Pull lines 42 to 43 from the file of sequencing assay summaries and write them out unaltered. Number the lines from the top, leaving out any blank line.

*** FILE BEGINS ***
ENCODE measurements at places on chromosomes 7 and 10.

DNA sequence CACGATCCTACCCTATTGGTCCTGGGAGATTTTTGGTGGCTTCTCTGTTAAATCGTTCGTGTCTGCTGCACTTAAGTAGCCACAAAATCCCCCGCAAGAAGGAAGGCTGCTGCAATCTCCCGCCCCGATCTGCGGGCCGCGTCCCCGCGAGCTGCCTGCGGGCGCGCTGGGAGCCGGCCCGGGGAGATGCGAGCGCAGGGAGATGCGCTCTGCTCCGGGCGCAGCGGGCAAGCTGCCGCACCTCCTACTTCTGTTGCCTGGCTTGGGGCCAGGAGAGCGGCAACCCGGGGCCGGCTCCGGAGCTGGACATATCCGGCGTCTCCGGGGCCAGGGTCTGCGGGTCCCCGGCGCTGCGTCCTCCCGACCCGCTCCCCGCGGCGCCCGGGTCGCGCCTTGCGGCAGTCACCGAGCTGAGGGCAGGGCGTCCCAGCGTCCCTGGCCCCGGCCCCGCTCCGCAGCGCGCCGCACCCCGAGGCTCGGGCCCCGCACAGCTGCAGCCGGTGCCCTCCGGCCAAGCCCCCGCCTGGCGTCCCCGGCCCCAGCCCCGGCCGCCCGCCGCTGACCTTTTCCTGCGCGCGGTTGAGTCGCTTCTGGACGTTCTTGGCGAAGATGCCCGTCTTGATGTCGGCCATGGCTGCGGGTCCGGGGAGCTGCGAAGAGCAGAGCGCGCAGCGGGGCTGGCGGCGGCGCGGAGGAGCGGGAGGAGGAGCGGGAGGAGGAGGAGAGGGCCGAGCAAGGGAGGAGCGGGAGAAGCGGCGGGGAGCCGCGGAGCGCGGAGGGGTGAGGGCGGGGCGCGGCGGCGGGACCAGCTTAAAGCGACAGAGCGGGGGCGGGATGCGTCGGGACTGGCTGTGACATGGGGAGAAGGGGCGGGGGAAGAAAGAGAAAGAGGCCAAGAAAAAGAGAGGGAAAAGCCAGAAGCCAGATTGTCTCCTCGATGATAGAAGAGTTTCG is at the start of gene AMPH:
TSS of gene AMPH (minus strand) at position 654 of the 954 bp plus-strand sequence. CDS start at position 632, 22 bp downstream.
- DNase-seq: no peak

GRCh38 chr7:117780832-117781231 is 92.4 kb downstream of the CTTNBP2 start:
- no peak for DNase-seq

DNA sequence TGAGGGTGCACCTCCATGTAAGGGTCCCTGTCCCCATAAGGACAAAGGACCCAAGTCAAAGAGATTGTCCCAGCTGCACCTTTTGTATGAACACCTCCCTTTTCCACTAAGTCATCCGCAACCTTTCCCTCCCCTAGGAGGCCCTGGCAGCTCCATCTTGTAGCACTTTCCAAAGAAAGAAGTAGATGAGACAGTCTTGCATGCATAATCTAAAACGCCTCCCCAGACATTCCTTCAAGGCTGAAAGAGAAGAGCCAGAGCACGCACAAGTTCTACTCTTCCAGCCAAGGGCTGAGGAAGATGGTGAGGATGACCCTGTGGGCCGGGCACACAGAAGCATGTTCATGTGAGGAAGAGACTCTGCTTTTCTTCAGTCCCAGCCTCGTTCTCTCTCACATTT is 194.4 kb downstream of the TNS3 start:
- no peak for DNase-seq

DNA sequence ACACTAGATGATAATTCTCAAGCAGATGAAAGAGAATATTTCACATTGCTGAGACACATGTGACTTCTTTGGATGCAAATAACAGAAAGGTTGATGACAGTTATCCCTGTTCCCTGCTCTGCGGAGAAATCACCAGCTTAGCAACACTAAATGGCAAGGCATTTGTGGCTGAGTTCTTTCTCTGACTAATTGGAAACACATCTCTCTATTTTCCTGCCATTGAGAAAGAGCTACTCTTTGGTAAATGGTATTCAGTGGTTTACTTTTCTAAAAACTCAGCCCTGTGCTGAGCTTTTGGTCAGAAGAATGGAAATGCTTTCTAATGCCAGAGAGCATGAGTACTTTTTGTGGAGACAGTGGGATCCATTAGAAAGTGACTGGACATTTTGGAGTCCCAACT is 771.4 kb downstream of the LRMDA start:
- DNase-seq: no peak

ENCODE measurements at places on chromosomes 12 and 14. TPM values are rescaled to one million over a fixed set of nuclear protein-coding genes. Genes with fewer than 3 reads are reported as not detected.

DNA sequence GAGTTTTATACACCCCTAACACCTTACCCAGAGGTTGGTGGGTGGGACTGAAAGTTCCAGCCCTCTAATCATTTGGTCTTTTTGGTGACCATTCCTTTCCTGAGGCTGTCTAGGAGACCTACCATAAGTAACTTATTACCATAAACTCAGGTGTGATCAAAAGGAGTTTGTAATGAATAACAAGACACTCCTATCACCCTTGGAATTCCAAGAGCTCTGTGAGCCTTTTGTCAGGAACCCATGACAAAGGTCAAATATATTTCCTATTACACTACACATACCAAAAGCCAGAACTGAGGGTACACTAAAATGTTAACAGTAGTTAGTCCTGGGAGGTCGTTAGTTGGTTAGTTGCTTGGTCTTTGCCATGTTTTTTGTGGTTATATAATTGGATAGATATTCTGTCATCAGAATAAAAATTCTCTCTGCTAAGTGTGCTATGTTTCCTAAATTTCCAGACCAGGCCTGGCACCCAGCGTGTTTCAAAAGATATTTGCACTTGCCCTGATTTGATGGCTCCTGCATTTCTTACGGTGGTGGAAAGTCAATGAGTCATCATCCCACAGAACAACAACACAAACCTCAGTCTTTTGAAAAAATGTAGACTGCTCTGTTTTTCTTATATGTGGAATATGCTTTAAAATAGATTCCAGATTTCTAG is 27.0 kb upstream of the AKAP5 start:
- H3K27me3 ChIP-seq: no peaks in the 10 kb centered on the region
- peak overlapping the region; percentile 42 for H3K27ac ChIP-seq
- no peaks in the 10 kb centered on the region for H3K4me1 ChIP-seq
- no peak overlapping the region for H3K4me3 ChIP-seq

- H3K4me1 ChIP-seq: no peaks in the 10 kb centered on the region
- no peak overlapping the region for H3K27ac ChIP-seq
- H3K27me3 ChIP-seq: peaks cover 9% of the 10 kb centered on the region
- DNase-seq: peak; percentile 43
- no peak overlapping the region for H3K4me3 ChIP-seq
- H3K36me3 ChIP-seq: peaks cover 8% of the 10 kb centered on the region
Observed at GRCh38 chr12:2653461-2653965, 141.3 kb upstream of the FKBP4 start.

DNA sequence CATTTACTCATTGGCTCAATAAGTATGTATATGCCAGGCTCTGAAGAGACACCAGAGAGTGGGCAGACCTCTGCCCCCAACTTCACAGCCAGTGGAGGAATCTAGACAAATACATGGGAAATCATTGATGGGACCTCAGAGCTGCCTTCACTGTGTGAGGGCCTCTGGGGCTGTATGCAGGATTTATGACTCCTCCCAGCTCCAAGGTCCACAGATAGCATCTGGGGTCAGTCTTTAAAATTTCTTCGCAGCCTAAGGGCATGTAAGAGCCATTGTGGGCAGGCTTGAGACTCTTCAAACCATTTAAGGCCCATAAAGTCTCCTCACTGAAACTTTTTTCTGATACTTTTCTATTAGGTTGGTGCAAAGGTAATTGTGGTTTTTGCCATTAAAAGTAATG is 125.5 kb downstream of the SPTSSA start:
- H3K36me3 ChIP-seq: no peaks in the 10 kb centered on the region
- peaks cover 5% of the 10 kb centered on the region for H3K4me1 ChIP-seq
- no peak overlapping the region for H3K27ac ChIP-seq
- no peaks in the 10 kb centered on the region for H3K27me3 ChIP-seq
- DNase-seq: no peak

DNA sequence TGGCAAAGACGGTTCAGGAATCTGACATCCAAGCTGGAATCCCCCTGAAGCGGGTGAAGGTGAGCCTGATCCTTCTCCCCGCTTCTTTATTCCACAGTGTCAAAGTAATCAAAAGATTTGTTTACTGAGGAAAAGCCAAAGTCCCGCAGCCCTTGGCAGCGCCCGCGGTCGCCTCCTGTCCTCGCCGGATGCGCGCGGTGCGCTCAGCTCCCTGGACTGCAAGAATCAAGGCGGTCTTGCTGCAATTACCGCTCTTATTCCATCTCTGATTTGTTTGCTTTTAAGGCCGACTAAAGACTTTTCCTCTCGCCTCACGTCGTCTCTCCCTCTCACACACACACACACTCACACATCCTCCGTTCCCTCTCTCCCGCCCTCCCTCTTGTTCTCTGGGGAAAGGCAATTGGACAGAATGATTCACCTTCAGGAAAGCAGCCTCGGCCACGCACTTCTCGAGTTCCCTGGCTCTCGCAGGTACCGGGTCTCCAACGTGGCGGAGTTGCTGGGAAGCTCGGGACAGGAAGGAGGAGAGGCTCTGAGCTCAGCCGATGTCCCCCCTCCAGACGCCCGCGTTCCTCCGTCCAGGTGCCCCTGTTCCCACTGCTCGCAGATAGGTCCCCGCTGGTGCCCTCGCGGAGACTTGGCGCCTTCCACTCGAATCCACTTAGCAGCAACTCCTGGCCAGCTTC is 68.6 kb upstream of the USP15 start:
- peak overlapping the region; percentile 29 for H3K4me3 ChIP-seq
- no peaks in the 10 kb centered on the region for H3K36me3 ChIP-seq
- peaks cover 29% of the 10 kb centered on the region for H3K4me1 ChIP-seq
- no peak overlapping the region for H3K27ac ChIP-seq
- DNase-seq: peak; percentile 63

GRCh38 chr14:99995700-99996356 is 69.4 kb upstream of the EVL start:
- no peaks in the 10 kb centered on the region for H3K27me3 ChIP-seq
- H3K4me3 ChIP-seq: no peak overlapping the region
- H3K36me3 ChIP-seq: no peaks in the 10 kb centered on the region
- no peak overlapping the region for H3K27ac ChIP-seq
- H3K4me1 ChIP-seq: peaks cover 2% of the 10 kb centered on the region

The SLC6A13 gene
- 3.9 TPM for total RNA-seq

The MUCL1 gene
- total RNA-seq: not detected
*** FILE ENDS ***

The SLC6A13 gene
- 3.9 TPM for total RNA-seq